A haven for women

March 21, 2004

TO MARK International Women's Day on March 8, Amnesty International issued a grim account of the violence perpetrated against women around the world:

In Eastern Congo, women emerged from the war with an HIV-infection rate of 54 percent, a figure attributed to a campaign of rape. Women and children account for 75 percent of the 2.9 million displaced persons in Colombia. The major cause of death of European women ages 16 to 44 is not disease but domestic violence, according to the Council of Europe.

As the Amnesty report illustrates, women suffer human rights abuses simply because of their gender. Given that dire assessment, we are heartened by news that U.S. Attorney General John Ashcroft is considering granting political asylum to women who suffer domestic abuse and other forms of severe violence in their homelands. Mr. Ashcroft has an opportunity to make a difference in individual lives here and abroad by showing that governments have a responsibility to protect all their citizens.

The asylum petition before Mr. Ashcroft involves Rodi Alvarado Pena, a battered woman from Guatemala who fled to California in 1995 after police in her homeland repeatedly refused to help her. She says that she endured years of abuse from a soldier husband who beat, raped and sodomized her. She tried to leave him, but he always found her. She sought help from the police, but they refused, saying it was a matter between her and her husband. Guatemala's courts wouldn't grant her a divorce without her husband's consent. Ms. Alvarado's case has been grinding through the immigration system for nearly a decade.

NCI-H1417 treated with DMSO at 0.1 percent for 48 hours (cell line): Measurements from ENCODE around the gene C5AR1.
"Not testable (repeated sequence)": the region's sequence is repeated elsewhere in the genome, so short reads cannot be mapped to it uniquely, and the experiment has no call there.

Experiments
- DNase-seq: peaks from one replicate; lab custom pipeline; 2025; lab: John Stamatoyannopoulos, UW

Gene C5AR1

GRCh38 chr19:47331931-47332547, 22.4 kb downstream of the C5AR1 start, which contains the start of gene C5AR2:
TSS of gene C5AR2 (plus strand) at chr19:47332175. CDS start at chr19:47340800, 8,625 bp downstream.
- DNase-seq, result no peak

Former U.S. Attorney General Janet Reno intervened on her behalf, ordering immigration officials to draft rules approving asylum for domestic violence victims. But the change in administrations delayed consideration of the matter.

Now, the Department of Homeland Security, which oversees immigration issues, has nearly finished drafting regulations that would govern asylum petitions in gender-specific cases. Political asylum can be granted if a petitioner shows he or she has been persecuted because of race, religion, nationality, political opinion or membership in a particular social group. The latter category, under which gender-specific cases fall, has not been fully defined in the past.

The department, to its credit, has supported Ms. Alvarado's request for political asylum, and has conferred with Justice Department lawyers on proposed rules that would pertain to Ms. Alvarado's case and other gender-based claims.

Ms. Alvarado's petition highlights the plight of women in countries where cultural attitudes, social norms and religious law deny women basic rights or, worse, permit the persecution of women. There are examples aplenty: acid burnings in Bangladesh, honor killings in Jordan, stonings in Nigeria. If Mr. Ashcroft grants Ms. Alvarado's petition, his decision could affect hundreds of similar pending claims. And he would send a message that violence against women will not be tolerated here or abroad.

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